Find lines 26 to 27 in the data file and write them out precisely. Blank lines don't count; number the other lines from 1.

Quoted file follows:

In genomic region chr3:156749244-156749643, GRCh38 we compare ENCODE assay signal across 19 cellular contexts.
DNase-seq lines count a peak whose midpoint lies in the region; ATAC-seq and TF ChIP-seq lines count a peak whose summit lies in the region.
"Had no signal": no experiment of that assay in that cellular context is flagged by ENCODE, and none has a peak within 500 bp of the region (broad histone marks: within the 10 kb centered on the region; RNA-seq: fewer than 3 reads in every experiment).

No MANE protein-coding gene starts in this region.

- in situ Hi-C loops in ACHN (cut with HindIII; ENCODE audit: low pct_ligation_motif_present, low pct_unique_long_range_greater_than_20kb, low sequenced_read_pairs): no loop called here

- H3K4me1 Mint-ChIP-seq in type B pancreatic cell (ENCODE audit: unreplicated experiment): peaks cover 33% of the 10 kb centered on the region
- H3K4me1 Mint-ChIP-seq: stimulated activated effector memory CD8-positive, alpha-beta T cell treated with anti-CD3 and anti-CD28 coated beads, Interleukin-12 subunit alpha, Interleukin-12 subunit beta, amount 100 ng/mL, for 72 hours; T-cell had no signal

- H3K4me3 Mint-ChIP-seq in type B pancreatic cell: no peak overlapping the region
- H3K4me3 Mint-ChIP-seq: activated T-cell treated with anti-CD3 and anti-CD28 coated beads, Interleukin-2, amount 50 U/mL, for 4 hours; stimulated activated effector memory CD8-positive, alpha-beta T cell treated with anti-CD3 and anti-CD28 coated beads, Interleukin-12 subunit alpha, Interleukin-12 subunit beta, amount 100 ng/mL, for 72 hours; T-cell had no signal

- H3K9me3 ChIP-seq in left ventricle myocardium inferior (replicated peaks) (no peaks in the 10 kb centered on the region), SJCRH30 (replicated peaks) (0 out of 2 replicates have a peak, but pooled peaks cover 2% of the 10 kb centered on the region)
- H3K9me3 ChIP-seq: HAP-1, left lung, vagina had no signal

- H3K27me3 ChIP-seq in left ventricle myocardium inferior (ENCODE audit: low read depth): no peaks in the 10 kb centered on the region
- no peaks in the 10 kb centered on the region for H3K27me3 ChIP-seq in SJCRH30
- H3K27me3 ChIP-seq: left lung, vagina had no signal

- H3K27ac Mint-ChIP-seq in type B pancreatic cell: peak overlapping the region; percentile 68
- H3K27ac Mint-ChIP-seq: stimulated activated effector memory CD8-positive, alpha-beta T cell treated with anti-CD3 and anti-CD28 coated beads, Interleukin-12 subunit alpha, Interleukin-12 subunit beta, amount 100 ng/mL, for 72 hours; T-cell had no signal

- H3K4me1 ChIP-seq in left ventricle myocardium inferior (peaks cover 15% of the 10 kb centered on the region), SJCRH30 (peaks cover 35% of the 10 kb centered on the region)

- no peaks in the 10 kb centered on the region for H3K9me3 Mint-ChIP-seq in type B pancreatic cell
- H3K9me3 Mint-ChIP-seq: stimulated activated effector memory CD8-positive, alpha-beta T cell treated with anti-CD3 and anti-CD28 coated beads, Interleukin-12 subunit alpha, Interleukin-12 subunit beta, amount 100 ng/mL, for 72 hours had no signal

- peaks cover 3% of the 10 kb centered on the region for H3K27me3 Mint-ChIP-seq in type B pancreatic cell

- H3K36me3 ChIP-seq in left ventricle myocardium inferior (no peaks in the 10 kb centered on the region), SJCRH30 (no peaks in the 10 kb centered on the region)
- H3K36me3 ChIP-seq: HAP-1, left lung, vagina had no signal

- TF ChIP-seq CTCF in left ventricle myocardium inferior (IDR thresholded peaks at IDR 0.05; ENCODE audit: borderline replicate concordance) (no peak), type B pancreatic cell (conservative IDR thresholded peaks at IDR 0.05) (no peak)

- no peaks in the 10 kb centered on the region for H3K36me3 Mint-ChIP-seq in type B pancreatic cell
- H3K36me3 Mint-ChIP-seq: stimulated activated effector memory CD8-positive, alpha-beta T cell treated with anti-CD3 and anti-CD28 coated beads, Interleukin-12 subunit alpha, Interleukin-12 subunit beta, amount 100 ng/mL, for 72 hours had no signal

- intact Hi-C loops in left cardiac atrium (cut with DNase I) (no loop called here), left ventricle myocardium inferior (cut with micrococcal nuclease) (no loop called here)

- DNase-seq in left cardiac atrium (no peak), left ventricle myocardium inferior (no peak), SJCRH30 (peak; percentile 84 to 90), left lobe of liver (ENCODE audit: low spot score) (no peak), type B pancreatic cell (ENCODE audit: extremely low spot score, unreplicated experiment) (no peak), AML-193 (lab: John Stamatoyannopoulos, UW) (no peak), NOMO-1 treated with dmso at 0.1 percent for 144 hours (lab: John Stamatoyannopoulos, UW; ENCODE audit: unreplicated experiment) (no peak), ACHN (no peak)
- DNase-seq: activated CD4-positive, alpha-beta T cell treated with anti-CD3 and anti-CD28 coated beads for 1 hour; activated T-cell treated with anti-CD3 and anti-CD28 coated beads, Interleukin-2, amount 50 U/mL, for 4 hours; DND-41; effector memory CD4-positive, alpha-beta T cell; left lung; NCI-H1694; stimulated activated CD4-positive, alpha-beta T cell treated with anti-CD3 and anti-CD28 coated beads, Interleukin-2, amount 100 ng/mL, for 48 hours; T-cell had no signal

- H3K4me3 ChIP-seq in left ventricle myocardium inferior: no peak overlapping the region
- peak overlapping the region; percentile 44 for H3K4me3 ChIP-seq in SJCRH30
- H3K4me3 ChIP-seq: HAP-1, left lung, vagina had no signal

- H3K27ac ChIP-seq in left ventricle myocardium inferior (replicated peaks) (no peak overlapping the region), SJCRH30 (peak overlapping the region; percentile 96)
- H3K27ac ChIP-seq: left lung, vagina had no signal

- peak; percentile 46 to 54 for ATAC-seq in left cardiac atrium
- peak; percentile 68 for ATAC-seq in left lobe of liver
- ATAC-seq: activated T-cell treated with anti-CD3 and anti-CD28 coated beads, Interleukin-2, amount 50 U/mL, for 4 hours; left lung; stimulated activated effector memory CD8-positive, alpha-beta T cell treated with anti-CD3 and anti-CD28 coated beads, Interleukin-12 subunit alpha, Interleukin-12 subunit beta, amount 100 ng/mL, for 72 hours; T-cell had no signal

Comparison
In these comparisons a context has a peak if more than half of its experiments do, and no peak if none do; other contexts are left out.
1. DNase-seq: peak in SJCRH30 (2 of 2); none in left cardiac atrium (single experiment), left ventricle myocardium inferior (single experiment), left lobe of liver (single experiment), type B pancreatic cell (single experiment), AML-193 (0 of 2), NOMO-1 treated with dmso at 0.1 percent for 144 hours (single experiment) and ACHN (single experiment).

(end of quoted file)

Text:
- intact Hi-C loops in left cardiac atrium (cut with DNase I) (no loop called here), left ventricle myocardium inferior (cut with micrococcal nuclease) (no loop called here)

- DNase-seq in left cardiac atrium (no peak), left ventricle myocardium inferior (no peak), SJCRH30 (peak; percentile 84 to 90), left lobe of liver (ENCODE audit: low spot score) (no peak), type B pancreatic cell (ENCODE audit: extremely low spot score, unreplicated experiment) (no peak), AML-193 (lab: John Stamatoyannopoulos, UW) (no peak), NOMO-1 treated with dmso at 0.1 percent for 144 hours (lab: John Stamatoyannopoulos, UW; ENCODE audit: unreplicated experiment) (no peak), ACHN (no peak)